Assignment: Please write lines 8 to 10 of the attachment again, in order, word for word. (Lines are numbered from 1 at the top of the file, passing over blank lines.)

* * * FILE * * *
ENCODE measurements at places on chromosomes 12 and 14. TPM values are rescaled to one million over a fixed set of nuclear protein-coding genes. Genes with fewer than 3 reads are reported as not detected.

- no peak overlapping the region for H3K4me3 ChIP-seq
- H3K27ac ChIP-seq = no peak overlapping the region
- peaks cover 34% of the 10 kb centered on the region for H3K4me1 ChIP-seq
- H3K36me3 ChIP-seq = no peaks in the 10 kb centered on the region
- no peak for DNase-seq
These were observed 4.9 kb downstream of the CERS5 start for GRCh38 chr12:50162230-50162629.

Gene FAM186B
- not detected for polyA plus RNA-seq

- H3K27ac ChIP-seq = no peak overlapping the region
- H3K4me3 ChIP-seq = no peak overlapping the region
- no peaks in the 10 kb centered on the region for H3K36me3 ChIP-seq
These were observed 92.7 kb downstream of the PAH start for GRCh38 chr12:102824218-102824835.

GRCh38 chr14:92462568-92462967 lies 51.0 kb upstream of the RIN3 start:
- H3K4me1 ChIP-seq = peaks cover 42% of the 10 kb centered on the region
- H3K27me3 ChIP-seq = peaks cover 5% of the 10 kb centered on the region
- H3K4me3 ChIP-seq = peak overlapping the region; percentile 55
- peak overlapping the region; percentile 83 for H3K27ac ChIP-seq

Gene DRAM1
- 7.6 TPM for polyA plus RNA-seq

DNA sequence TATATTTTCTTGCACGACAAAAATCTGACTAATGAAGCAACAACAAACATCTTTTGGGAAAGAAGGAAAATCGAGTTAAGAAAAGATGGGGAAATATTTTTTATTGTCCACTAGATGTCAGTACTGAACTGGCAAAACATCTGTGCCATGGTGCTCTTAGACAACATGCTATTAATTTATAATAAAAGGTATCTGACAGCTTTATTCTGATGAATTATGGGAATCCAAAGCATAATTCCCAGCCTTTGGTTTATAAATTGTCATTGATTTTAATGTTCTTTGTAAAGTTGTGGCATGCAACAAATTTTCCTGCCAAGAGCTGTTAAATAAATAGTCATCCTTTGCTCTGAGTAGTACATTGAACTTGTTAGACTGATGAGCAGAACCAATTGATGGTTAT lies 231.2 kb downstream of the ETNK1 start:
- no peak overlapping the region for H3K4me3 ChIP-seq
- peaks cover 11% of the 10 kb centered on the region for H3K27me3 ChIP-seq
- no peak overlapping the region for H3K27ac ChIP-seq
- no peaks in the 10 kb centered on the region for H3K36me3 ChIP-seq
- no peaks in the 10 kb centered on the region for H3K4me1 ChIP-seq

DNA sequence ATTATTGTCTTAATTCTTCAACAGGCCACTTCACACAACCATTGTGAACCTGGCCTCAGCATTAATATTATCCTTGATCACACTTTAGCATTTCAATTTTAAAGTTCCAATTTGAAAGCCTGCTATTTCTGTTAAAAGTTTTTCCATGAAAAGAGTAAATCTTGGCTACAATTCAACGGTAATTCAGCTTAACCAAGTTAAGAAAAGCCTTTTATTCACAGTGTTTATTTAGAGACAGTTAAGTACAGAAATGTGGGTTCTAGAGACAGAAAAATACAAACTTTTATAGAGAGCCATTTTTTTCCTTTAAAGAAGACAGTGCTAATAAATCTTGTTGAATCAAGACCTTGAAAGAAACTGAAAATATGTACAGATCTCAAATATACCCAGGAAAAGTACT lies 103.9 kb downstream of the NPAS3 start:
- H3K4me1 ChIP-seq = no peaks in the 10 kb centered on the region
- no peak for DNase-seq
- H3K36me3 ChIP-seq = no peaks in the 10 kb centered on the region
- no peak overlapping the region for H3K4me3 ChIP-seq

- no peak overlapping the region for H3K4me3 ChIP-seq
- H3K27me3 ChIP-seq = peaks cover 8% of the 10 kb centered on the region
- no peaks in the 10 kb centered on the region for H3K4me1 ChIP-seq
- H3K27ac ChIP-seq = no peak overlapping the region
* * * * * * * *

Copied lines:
Gene FAM186B
- not detected for polyA plus RNA-seq

- H3K27ac ChIP-seq = no peak overlapping the region